Plaintiffs in the instant case, contending that intestates’ deaths were proximately caused by the joint and concurring negligence of defendant Railroad and the driver of the truck, rely, inter alia, upon *402 Cox v. Gallamore, 267 N.C. 537, 148 S.E. 2d 616; Henderson v. Powell and Rattley v. Powell, 221 N.C. 239, 19 S.E. 2d 876; Harper v. R. R., 211 N.C. 398, 190 S.E. 750; Johnson v. R. R., 205 N.C. 127, 170 S.E. 120.
In Henderson and Battley, supra, two passengers were injured, one fatally, when McCrimmon, the operator of the automobile in which they were riding, drove upon a blind crossing over a much used public street. There was no watchman or automatic signaling device to give warning of an approaching train. The driver testified that he stopped his car, looked and listened. Then, seeing nothing and hearing no whistle, bell, or signal, he drove upon the tracks and was struck by a speeding train. The trial judge nonsuited the plaintiffs, who appealed. In overruling the nonsuit and disposing of defendant’s contention that “the intervening negligence” of the driver of the car “insulated” the defendant’s negligence and became the “sole proximate cause,” Seawell, J., speaking for the Court, reasoned: “It took the combined activities of the railroad company and Mc-Crimmon to bring their respective vehicles into the collision. . . . The formula proposed by defendants would exonerate both of them with equal impartiality.” The duties of the railroad and those using the crossing “are reciprocal, interrelated, and immediate; and, whatever the previous history of neglect, are concurrently in force and effect as soon as the zone of danger is created by simultaneous approach to the intersection.” No negligence is “insulated” so long as it plays a substantial and proximate part in the injury. The legal effect of the active negligence of two independent agencies, simultaneously occurring, and inflicting injury upon a third person hinges upon the question of foreseeability. The test is whether the intervening act and the resultant injury is one that the original actor could have reasonably foreseen and expected. The negligence of McCrim-mon was not “of such an extraordinary character as to be beyond the limits of foreseeability.”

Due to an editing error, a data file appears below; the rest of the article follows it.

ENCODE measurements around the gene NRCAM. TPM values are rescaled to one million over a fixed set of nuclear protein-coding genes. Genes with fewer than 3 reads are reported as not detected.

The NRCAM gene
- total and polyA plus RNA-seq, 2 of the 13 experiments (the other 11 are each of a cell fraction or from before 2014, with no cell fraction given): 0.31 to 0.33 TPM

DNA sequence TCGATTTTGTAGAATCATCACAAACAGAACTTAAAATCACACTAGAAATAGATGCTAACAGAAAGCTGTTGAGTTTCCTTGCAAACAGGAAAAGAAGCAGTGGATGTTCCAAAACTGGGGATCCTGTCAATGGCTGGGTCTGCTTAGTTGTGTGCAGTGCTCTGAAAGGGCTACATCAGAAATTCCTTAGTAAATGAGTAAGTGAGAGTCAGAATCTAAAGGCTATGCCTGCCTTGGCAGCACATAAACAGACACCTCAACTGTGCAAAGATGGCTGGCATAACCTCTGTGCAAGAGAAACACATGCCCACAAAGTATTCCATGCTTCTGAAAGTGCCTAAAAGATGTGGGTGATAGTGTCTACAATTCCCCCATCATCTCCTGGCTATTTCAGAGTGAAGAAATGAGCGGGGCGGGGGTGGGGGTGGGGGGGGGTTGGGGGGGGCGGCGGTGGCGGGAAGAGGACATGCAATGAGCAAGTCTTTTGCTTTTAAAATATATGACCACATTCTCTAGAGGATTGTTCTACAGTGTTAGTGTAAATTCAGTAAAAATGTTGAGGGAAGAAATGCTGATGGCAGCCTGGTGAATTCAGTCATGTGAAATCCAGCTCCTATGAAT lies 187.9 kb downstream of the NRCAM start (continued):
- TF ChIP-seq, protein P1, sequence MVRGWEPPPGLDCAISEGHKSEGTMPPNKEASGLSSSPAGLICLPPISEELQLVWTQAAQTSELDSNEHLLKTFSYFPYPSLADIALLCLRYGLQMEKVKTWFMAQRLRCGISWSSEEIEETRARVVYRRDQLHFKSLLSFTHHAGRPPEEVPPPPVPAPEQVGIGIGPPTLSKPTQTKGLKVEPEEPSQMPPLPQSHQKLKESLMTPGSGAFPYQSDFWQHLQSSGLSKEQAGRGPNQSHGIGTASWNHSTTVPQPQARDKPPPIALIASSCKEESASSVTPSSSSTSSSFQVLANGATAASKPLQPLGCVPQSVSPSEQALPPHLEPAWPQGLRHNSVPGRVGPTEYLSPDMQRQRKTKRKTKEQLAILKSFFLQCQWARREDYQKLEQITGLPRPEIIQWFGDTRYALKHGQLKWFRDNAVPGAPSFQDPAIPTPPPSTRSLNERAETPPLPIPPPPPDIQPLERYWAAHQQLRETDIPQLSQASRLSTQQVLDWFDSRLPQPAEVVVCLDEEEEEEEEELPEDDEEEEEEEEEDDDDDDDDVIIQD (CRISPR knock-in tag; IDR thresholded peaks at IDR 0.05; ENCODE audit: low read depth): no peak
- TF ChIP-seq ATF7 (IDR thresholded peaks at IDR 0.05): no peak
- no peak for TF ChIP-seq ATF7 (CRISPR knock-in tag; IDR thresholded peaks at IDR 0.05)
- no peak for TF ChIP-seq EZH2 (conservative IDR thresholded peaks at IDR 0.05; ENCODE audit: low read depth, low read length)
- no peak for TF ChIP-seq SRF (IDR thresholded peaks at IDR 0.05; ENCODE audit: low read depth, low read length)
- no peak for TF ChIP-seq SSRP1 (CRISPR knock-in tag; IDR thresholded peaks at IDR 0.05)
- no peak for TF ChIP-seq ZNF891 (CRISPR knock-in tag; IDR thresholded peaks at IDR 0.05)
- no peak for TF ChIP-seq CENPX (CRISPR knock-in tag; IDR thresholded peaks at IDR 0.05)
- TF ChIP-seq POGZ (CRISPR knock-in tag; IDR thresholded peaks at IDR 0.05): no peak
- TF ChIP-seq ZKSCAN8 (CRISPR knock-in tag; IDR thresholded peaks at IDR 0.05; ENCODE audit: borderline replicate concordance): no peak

As opinion writers have frequently noted, cases involving grade-crossing accidents are myriad, and “no good can be obtained from attempting to analyze the close distinctions drawn in the decisions of these cases for each case must ... be governed by the controlling facts there appearing.” Fairdoth v. R. R., 247 N.C. 190, 193, 100 S.E. 2d 328, 331, and Hampton v. Hawkins, 219 N.C. 205, 209, 13 S.E. 2d 227, 229. Gilliam, District Judge, put it succinctly: “Any effort to reconcile the North Carolina law on the subject of insulating negligence seems futile.” Cronenberg v. United States, 123 F. Supp. 693, 699.
*403Prosser, in his treatise on Torts § 51 (3d ed. 1964) analyzes the problems of intervening causes with his usual clarity. Except when quoted, we summarize pertinent portions of his discussion: